We also calculated the percentage of mature trees to estimate the food resource potential of the reserve. This was done by calculating the percentage of seeds and/or seedlings nearby the identified specimens.

2.4. Partial Sampling of Other Forage Species

A partial sampling of other forage species was also carried out in the reserve to verify that A. ambiguus had other feeding options when the almond trees were not fruiting. For this purpose, four species were chosen in view of their dietary complement to D. panamensis: the barrigona palm [23] Iriartea deltoidea, the andiroba [24] Carapa guianensis, the yellow laurel [26] Cordia megalantha, and the golden fruit [42] Virola koschnyi.

We conducted a preliminary random sampling of the first 50 plots of 20 ´ 30 m. The number of trees of each species was treated as a random variable with a Poisson distribution X ~ Pois (λ) and a parameter λ > 0. The estimate of λ corresponds to the rate of trees of a single species per plot from n plots. The results of this preliminary sampling allowed us determining that 304 plots was the minimum number of plots to sample for a confidence level (γ) of 0.90 and an error of 0.045 trees/plot (i.e. a relative error of 28%; [43] ).

We used the same plots and protocol as those established for the sampling of D. panamensis. The selection of the plots to sample was made through the statistics software developed by the Office for Research Development and Education of the University of Colorado [44] . For C. guianensis and V. koschnyi, only individuals with diameter exceeding 30 cm were considered. For C. megalantha, a minimum diameter of 20 cm was determined, while for the I. deltoidea only individuals over 10 m in height were taken into account. Preliminary field observations in the first 50 plots enabled to relate these values to the age at which the species begin to bear fruit. In the case of I. deltoidea, the height was considered instead of the diameter, as not all palm trees experience a proportional growth in their trunk related to age. Densities for the total surface of the reserve were extrapolated from data collected in the random sampling for each of the four species, with a γ of 0.95 so that we could finally estimate the abundance of the selected forage species in the territory.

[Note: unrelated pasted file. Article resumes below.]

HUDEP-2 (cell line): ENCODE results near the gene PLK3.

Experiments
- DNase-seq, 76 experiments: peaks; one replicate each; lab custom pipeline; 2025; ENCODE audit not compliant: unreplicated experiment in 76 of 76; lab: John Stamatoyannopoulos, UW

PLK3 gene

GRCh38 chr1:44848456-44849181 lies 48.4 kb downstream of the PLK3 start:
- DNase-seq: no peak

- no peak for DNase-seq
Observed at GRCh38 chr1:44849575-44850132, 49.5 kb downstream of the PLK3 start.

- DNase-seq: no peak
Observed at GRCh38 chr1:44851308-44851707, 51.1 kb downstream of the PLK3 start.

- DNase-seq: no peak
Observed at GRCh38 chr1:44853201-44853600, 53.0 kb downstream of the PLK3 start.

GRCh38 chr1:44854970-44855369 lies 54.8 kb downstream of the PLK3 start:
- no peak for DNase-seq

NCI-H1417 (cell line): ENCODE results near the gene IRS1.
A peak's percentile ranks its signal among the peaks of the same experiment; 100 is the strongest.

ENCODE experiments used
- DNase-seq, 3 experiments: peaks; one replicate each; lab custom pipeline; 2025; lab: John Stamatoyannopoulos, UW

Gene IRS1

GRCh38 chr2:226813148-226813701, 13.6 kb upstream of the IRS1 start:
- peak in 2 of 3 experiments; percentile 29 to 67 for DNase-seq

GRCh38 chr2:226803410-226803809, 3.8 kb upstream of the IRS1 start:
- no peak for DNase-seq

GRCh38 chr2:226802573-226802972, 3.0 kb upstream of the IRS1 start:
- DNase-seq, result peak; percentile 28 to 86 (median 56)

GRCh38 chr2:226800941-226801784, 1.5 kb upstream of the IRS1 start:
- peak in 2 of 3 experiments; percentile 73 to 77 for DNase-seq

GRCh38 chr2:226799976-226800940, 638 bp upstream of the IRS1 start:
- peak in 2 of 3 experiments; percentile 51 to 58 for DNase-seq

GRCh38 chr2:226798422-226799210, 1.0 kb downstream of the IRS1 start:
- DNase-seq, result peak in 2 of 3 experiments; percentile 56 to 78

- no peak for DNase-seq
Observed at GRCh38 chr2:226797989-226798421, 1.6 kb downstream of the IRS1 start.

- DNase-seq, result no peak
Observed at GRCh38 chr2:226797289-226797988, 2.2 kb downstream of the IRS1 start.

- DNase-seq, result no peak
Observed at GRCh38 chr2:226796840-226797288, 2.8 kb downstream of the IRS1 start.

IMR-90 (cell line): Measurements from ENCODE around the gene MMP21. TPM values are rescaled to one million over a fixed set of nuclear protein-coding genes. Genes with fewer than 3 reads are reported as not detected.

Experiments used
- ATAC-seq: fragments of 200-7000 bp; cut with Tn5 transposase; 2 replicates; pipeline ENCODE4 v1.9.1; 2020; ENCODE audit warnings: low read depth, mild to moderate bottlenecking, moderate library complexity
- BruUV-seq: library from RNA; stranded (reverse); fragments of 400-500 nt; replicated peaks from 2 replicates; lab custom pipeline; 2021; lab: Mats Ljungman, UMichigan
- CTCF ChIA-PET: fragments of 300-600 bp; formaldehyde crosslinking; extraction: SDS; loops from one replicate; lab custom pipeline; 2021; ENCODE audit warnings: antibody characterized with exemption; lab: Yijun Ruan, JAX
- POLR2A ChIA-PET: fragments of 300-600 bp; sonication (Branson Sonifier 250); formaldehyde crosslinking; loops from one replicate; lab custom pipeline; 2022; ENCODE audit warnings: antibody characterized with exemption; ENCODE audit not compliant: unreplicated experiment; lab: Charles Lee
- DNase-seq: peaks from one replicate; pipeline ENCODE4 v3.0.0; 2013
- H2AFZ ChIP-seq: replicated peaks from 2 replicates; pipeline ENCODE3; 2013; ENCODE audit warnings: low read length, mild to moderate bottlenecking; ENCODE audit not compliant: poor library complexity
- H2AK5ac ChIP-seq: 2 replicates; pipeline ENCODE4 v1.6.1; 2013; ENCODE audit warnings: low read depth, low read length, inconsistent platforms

2.5. Competition/Predation Study

This survey was conducted to determine the species that could exert some pressure on A. ambiguus in the study area. A first review permitted us to rule out the possibility of any predators of adult individuals (as few records of predation on adult macaws have been reported, probably because of their size and flight [45] [46] ) and focus only on competing species and egg and chick predators. Competing species were regarded as those that could exert some pressure on A. ambiguus both in terms of food and nesting, i.e. individuals feeding on fruits of D. panamensis or nesting in its cavities. Nesting predators were defined as species feeding on eggs or chicks of A. ambiguus in almond tree cavities.

The study was performed by observing the fauna associated with a specimen of D. panamensis located in a wooded area of Punta Uva (see Figure 1). We selected this particular tree because of its size and easy visualization of the top from different viewing angles. Observations were made once a week and we scheduled three daily observation intervals of 15 minutes, yielding a total of 33 sampling periods.

2.6. Connectivity Study

We developed a connectivity study of the reserve with nearby natural areas to find out: a) how present mature almond trees were outside the reserve to provide food and shelter to A. ambiguus’ individuals; and b) whether a continuous forest area sufficiently large to sustain an A. ambiguus population existed. The first part of the study was evaluated through an informative campaign carried out during October to establish contact with the local people who might know D. panamensis locations in the villages of Bribrí, Puerto Viejo, Gandoca and Manzanillo (see Figure 1). The distribution of informative leaflets and subsequent contact with local peoples helped us in the location, marking and characterization of D. panamensis in the area, following the same protocol developed for the sampling in the reserve. To answer the second question, we performed a cartographic analysis of the land use in the study area. We put special focus on vegetation and computed the area covered by tropical rainforest found around the reserve. The processing of the cartographic data was developed using MiraMon program [38] [39] .

2.7. Socio-Cultural Approach to the Natural History of A. ambiguus in the Region

A socio-cultural approach to the natural history of A. ambiguus was required to establish the original causes of its decline in the study area and to analyse the socio-cultural aspects that could affect a hypothetical reintroduction. These results might help determining whether the previous causes of extinction have been removed when implementing a reintroduction programme. Research design involved data collection at local, regional and national levels. We used a number of techniques common to social science research, mainly including semi-structured interviews, participant observation and document analysis.